Thursday, June 26, 2008

The Scalia Ruling

The Supreme Court has ruled 5-4 (with Antonin Scalia writing the majority opinion) that the US Constitution guarantees the rights of individuals to own weapons, effectively overturning a law in Washington, DC banning the ownership of handguns. In Scalia's opinion, he wrote:

Putting all of these textual elements together, we find that they guarantee the individual right to possess and carry weapons in case of confrontation. Thus, we do not read the Second Amendment to protect the right of citizens to carry arms for any sort of confrontation, just as we do not read the First Amendment to protect the right of citizens to speak for any purpose.
This is a reasonable argument. I have never believed gun ownership could be totally banned under the terms of the Constitution. Given the historical context under which the Bill of Rights was written, the argument is that the original framers never intended for people not to be able to bear arms. Today, in fact, I went back and read the Bill of Rights for some non-legal (as I am no scholar) way to sort this out. I may still get it wrong in someone's eyes, but my analysis is that the Bill of Rights is all about the rights of individuals, while a ban on handguns is about the right of the state to regulate the rights of individuals.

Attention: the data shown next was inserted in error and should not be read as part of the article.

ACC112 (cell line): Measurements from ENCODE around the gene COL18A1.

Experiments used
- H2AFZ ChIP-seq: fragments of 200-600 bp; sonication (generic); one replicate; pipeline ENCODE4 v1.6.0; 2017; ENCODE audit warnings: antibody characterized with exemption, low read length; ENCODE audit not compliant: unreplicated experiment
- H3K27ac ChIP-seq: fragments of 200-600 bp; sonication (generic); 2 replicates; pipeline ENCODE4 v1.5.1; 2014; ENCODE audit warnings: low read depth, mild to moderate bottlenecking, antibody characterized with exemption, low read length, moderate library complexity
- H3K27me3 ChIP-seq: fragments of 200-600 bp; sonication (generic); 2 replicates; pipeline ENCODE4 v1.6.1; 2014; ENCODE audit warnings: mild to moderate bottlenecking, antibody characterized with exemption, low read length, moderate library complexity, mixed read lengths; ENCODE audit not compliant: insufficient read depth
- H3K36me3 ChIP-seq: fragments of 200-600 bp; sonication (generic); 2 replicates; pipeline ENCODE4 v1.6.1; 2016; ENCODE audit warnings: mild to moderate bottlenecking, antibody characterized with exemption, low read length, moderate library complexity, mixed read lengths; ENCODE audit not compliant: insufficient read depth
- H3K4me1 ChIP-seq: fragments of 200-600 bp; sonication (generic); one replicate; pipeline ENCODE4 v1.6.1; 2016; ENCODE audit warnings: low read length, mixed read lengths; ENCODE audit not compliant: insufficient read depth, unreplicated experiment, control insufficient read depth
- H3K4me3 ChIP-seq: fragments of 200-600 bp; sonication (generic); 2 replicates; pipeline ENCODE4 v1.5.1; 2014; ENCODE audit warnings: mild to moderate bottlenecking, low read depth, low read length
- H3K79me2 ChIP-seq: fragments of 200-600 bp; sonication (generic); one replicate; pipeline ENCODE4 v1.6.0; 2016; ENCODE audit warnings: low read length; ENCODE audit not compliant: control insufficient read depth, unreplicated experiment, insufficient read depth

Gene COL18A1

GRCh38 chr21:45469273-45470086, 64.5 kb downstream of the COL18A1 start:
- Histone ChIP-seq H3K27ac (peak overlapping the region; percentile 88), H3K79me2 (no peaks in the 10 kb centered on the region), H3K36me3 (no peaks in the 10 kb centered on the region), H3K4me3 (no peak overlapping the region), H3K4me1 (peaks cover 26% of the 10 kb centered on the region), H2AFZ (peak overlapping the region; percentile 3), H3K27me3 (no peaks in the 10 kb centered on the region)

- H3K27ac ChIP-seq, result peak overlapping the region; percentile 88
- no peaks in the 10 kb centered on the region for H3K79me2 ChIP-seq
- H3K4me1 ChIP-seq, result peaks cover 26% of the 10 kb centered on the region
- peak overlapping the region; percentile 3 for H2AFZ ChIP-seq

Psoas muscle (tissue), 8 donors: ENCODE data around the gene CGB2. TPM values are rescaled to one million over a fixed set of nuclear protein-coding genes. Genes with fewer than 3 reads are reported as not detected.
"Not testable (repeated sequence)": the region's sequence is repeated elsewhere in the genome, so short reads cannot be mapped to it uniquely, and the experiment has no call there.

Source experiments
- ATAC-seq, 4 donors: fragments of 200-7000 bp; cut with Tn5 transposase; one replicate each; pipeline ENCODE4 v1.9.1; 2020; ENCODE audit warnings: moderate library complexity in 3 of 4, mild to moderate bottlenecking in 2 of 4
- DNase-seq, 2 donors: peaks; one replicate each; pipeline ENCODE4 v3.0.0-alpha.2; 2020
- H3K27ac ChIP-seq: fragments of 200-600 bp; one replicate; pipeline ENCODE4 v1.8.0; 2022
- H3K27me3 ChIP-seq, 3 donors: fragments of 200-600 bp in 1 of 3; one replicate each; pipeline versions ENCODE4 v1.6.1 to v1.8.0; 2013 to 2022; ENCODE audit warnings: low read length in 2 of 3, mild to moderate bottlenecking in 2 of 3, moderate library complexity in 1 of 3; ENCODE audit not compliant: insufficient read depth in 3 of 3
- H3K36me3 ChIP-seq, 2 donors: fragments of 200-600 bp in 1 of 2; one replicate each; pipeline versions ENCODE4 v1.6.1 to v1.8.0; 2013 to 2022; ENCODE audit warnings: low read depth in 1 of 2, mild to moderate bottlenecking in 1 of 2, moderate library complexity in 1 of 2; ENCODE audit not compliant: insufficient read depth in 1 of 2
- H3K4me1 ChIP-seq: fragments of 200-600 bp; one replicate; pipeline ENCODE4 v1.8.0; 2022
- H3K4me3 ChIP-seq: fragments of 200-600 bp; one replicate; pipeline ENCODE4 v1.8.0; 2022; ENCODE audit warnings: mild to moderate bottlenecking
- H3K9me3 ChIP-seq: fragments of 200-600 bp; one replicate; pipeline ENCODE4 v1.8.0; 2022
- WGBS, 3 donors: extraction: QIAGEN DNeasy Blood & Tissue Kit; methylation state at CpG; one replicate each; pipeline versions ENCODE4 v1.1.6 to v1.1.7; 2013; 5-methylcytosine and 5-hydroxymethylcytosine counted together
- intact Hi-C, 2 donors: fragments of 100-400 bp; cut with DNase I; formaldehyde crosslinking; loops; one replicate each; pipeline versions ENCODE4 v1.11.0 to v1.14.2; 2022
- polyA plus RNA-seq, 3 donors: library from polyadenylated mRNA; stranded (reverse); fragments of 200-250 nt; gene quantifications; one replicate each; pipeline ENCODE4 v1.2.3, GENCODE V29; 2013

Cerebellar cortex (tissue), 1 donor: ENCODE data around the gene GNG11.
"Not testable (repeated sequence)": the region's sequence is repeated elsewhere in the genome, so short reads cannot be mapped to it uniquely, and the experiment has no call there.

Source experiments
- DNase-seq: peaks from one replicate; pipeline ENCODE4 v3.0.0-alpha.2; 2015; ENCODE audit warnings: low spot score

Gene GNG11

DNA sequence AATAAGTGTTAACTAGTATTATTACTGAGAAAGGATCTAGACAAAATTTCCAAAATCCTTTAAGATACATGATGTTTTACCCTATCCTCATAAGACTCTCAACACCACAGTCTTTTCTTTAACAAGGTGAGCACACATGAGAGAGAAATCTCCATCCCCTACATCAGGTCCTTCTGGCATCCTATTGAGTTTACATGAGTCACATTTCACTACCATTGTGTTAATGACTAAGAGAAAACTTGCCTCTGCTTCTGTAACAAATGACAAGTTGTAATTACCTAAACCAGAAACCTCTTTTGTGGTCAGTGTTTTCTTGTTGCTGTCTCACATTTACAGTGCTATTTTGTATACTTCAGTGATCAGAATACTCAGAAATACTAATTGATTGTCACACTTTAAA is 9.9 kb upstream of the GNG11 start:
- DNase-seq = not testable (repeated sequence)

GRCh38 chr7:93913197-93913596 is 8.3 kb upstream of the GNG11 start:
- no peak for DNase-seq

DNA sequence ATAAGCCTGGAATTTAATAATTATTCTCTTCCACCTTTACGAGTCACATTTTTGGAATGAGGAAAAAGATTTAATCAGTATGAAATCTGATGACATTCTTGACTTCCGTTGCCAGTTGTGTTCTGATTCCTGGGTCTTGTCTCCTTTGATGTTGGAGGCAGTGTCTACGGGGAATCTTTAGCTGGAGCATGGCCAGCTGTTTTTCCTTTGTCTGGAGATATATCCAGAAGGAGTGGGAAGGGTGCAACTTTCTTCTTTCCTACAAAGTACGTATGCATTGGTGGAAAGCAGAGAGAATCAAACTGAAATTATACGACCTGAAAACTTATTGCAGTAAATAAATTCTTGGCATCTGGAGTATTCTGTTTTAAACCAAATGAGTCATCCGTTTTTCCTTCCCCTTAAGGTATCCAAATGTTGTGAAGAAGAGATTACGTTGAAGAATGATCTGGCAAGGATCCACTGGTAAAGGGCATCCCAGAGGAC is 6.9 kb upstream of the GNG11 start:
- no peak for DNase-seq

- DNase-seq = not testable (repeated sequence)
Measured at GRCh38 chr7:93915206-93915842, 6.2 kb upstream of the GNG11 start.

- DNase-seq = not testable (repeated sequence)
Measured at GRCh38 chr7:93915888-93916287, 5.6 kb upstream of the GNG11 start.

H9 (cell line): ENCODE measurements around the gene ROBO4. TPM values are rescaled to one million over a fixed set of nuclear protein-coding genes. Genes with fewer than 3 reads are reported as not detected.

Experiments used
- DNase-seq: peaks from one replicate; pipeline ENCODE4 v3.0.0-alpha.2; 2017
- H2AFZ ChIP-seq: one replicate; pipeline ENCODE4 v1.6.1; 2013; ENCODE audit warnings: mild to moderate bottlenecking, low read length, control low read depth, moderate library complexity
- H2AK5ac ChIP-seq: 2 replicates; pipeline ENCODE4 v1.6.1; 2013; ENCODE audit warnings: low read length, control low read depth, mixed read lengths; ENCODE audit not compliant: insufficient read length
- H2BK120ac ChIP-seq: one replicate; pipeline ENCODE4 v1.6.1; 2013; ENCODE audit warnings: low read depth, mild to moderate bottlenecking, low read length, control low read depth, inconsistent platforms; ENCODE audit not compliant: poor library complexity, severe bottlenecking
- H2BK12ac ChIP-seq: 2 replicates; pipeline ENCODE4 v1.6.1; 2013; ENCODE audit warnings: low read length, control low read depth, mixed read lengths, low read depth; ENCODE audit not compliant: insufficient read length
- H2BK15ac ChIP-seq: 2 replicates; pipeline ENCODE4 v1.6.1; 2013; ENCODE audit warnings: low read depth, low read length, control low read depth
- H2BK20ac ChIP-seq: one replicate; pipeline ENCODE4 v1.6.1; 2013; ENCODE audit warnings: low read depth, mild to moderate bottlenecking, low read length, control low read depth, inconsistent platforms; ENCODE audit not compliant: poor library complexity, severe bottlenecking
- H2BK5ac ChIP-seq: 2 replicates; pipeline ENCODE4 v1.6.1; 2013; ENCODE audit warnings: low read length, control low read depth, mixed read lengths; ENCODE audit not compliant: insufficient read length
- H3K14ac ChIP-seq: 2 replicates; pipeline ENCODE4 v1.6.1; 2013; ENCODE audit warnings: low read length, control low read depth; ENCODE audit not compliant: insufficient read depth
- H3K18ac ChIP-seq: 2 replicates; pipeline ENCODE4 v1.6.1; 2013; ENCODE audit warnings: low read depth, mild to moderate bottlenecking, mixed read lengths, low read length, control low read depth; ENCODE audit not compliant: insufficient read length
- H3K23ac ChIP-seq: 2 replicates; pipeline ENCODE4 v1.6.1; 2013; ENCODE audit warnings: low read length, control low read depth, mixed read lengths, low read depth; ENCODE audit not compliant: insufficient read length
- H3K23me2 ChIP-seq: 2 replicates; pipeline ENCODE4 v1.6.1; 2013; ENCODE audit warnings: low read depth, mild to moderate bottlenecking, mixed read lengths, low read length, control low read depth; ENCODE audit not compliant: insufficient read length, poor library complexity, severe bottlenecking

Read the Bill of Rights here. If you read the text you'll see that each amendment specifically refers to individual rights (except the 10th amendment, which I'll discuss later):

1 -- "Congress shall make no law.... the right of the people"
2 -- "...the right of the people..."
3 -- "...without the consent of the owner..."
4 -- "The right of the people..."
5 -- "No person shall be held...nor shall any person...nor shall private
property be taken for public use..."
6 -- "... the accused shall enjoy the right..."
7 -- "... the right of a trial by jury shall be preserved..."
8 -- About excessive bail or cruel and unusual punishment, which doesn't refer to the "right" of the government
9 -- "...retained by the people."
10 -- "...are the people."

The 10th amendment does refer to the "powers" of states to reserve powers "not delegated to the United States by the Constitution, nor prohibited by it to the States." In a way, I see that as a way for individual states or local governments to challenge the Constitution, which I guess some could argue could serve to balance out the rights of individuals with government powers. (As an aside -- people talk about "states' rights" all the time, but it's a complete misnomer. States don't have rights -- they have "powers," according to the Constitution. The choice of the word "powers" implies that states and governments exercise control over the citizenry, while individuals are given "rights" under the Constititution that protect them against government powers.) However, by adding "or to the people" at the end, the framers of this amendment pass on the right to challenge the Constitution to individuals as well.

Therefore, my argument is that it makes no sense to me that a government can use the Second Amendment to ban the ownership or use of weapons used for an individual's self-defense without infringing on the rights of individuals that run common to every one of the Bill of Rights.

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